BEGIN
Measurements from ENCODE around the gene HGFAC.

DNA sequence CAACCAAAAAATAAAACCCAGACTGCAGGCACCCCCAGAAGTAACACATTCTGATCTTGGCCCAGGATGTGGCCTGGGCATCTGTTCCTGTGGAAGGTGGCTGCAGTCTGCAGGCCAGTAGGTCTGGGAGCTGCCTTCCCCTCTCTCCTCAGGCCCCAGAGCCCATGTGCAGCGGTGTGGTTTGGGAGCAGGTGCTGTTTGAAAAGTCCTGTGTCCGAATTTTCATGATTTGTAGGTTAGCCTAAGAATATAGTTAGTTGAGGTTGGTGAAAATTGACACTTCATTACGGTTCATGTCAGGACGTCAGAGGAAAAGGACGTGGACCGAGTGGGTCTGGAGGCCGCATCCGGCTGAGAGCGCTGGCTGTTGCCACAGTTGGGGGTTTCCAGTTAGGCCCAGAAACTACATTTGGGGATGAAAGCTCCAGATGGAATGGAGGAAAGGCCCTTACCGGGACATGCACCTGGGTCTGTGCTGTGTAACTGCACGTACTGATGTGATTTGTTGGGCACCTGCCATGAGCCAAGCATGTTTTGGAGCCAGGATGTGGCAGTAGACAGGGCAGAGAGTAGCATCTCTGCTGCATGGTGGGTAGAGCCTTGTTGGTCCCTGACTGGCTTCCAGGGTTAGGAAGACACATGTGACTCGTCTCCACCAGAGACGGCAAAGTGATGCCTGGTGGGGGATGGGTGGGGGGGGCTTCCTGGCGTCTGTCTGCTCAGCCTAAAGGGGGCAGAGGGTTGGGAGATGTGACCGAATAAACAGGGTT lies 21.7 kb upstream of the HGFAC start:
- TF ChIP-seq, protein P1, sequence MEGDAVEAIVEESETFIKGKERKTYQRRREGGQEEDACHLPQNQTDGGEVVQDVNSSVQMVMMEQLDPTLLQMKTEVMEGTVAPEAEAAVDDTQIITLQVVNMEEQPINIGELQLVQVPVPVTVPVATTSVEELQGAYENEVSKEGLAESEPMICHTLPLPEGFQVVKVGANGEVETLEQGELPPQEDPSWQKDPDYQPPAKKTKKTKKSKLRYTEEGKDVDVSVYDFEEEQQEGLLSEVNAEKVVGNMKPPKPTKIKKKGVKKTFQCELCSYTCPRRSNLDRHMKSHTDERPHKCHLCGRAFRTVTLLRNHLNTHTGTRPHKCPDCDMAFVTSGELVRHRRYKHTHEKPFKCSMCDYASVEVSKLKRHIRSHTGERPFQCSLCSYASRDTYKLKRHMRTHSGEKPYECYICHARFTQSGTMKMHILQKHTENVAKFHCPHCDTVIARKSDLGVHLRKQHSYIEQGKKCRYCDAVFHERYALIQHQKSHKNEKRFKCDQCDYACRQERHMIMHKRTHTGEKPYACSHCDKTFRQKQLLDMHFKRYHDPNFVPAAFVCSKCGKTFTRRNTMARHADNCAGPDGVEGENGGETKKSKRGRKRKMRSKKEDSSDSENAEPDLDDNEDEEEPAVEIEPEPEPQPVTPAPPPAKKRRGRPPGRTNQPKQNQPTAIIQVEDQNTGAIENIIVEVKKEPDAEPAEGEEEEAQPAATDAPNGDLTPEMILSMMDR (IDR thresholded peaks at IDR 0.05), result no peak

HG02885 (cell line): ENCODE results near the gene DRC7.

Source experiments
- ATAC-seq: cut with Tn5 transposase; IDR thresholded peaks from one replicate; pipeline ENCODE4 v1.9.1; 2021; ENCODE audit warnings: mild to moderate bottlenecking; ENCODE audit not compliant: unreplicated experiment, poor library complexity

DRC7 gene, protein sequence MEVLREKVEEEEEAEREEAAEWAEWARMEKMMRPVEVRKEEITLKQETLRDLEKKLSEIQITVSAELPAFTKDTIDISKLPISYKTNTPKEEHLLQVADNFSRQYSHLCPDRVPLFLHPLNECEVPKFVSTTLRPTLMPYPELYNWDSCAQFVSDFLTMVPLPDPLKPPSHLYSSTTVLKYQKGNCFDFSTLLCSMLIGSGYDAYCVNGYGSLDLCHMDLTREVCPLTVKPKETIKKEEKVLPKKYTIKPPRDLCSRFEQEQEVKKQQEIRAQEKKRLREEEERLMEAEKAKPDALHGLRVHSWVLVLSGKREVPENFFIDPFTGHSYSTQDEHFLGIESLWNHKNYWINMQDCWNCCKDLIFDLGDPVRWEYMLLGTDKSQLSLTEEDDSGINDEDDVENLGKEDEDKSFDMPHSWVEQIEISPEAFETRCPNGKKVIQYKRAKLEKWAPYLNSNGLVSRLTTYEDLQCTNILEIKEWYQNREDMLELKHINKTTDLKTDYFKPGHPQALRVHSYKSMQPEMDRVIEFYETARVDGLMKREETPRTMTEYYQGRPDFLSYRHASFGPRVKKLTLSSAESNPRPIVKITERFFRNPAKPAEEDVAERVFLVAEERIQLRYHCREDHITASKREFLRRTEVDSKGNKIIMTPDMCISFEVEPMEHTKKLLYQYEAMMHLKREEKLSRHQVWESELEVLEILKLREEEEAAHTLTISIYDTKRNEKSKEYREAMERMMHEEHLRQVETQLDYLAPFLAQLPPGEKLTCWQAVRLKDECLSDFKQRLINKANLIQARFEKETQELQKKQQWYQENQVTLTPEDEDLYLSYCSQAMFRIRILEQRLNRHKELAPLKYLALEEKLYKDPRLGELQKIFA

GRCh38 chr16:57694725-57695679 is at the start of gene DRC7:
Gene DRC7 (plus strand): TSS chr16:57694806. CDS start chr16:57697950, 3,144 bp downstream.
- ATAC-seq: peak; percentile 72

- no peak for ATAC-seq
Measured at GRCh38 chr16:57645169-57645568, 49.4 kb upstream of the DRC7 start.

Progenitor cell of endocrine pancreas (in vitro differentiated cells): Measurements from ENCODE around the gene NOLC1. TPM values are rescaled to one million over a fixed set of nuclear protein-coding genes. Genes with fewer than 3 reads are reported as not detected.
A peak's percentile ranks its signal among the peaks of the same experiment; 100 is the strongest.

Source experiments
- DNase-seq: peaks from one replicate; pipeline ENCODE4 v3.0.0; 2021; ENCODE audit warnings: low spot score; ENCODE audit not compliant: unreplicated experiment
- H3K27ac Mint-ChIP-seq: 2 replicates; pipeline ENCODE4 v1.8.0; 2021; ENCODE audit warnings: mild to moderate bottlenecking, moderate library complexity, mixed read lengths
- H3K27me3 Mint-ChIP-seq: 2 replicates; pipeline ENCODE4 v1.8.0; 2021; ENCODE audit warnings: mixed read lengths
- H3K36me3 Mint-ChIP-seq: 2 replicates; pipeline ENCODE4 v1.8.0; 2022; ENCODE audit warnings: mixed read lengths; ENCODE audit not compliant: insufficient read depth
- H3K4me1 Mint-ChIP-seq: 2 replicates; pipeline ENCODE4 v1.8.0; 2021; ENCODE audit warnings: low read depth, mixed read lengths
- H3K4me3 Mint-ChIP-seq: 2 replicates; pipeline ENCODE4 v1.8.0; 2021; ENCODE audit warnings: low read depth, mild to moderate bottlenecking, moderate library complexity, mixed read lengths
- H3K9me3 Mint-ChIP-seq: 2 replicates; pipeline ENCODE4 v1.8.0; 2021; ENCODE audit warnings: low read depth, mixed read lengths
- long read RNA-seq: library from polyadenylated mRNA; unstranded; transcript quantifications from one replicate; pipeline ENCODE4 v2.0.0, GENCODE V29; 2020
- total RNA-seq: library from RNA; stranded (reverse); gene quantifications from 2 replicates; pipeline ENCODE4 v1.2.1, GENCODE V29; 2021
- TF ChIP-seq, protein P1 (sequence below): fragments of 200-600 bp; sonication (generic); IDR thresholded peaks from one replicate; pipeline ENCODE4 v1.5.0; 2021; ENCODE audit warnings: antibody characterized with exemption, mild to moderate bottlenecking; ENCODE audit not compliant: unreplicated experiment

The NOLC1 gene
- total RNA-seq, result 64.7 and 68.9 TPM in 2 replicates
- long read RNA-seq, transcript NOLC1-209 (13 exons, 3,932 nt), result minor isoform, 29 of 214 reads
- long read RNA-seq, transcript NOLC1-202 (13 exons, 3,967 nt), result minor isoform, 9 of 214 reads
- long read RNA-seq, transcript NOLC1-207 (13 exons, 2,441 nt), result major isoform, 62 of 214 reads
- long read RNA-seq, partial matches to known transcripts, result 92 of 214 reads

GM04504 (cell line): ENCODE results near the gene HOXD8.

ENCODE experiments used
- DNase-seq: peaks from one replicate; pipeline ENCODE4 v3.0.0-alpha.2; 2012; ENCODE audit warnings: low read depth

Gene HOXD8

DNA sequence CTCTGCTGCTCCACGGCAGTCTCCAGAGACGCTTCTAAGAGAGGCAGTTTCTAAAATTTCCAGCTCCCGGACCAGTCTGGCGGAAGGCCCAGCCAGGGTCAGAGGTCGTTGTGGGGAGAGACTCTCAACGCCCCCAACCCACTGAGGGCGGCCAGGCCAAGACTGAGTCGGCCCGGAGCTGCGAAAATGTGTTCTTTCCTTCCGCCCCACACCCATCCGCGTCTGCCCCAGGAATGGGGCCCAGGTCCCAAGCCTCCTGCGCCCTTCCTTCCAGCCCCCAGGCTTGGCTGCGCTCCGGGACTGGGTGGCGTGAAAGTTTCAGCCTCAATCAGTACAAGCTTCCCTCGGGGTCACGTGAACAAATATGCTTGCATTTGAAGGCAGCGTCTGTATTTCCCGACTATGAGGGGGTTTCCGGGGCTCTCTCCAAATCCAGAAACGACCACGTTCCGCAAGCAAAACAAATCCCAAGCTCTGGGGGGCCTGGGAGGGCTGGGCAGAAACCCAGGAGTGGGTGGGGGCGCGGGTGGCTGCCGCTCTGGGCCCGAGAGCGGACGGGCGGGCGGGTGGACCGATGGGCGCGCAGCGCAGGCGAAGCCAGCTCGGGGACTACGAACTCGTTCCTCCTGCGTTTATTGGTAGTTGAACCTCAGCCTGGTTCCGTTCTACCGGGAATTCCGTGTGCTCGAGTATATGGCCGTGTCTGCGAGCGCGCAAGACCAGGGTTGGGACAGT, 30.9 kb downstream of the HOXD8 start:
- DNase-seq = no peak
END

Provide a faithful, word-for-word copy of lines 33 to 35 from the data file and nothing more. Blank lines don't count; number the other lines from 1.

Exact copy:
ENCODE experiments used
- DNase-seq: peaks from one replicate; pipeline ENCODE4 v3.0.0-alpha.2; 2012; ENCODE audit warnings: low read depth

Gene HOXD8